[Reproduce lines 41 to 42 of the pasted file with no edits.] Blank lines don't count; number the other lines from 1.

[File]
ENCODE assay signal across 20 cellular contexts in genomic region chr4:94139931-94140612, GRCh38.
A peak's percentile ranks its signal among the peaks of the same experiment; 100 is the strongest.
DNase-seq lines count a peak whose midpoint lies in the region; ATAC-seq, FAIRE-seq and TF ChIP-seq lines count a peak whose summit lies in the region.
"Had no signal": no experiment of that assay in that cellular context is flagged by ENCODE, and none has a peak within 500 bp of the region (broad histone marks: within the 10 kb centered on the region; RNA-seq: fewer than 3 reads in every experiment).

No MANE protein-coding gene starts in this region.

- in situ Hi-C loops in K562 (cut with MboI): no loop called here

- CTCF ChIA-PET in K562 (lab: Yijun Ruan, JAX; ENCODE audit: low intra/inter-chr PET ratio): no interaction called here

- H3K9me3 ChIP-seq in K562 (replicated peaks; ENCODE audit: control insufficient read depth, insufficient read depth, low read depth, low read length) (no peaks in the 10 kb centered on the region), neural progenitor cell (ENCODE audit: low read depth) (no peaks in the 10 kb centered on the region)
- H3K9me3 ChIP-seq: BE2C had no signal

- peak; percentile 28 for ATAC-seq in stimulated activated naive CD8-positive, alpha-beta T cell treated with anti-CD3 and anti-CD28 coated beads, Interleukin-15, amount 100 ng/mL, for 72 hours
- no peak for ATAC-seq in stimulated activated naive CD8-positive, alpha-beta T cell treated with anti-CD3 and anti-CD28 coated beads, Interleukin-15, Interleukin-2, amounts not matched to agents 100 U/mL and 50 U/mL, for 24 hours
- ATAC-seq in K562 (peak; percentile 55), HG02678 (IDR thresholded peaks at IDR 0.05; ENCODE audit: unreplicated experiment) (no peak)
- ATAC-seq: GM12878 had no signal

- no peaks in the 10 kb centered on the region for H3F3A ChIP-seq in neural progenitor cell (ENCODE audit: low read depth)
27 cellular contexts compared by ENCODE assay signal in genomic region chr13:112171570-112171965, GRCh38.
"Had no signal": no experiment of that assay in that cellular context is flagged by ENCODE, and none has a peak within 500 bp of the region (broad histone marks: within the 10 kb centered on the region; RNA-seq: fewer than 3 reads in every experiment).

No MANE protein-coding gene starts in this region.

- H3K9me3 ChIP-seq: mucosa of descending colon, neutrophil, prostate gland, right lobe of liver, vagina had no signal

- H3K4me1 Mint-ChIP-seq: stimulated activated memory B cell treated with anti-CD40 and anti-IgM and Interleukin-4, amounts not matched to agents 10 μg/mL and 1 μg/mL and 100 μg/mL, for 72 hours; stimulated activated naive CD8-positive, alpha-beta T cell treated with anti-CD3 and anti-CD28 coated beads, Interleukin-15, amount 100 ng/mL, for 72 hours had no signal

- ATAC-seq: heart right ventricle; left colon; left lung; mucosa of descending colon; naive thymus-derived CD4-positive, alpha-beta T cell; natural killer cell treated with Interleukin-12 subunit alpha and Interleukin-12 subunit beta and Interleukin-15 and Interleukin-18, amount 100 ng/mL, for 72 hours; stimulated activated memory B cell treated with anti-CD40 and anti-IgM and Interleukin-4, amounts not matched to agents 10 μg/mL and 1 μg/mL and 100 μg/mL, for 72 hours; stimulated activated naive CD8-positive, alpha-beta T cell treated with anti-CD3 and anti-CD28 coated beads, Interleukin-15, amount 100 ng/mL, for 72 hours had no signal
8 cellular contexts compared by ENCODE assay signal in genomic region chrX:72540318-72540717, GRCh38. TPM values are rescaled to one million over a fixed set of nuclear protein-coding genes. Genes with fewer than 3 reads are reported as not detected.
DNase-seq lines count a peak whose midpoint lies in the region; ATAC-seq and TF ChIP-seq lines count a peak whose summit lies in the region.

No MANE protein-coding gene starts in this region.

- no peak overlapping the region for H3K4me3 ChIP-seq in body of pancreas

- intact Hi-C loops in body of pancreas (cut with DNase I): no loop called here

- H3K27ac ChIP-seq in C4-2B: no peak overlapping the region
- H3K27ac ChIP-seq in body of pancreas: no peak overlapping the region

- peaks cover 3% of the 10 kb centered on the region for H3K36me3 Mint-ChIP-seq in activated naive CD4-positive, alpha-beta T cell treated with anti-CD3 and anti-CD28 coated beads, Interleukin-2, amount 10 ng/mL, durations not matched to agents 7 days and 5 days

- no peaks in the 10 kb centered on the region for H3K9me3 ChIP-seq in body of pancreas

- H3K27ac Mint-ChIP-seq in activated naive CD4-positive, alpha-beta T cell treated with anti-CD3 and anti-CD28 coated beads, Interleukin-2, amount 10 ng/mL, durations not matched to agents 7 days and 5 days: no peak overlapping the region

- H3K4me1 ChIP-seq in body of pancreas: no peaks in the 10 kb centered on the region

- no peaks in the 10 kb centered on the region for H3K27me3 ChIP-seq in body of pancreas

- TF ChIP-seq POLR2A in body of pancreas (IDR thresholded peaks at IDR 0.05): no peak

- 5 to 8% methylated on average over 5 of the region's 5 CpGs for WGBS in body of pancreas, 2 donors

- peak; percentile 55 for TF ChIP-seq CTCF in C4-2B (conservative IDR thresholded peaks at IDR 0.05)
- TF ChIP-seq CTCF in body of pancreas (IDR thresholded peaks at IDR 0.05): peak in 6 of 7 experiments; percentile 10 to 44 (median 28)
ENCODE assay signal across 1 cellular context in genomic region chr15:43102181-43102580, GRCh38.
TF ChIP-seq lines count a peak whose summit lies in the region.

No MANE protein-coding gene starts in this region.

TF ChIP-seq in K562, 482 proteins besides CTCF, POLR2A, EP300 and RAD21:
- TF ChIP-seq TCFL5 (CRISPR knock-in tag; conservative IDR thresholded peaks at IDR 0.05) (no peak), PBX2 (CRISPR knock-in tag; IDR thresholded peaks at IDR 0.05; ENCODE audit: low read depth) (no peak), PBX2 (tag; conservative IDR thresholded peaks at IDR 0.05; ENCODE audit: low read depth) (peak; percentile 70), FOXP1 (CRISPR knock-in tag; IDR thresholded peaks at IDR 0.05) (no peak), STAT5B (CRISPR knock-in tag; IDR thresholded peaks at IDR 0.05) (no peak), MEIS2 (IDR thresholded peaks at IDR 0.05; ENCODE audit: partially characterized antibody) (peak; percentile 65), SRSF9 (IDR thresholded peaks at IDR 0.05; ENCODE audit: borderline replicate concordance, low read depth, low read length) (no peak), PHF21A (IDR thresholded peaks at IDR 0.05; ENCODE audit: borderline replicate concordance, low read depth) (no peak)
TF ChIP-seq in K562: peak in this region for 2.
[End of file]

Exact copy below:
- TF ChIP-seq TCFL5 (CRISPR knock-in tag; conservative IDR thresholded peaks at IDR 0.05) (no peak), PBX2 (CRISPR knock-in tag; IDR thresholded peaks at IDR 0.05; ENCODE audit: low read depth) (no peak), PBX2 (tag; conservative IDR thresholded peaks at IDR 0.05; ENCODE audit: low read depth) (peak; percentile 70), FOXP1 (CRISPR knock-in tag; IDR thresholded peaks at IDR 0.05) (no peak), STAT5B (CRISPR knock-in tag; IDR thresholded peaks at IDR 0.05) (no peak), MEIS2 (IDR thresholded peaks at IDR 0.05; ENCODE audit: partially characterized antibody) (peak; percentile 65), SRSF9 (IDR thresholded peaks at IDR 0.05; ENCODE audit: borderline replicate concordance, low read depth, low read length) (no peak), PHF21A (IDR thresholded peaks at IDR 0.05; ENCODE audit: borderline replicate concordance, low read depth) (no peak)
TF ChIP-seq in K562: peak in this region for 2.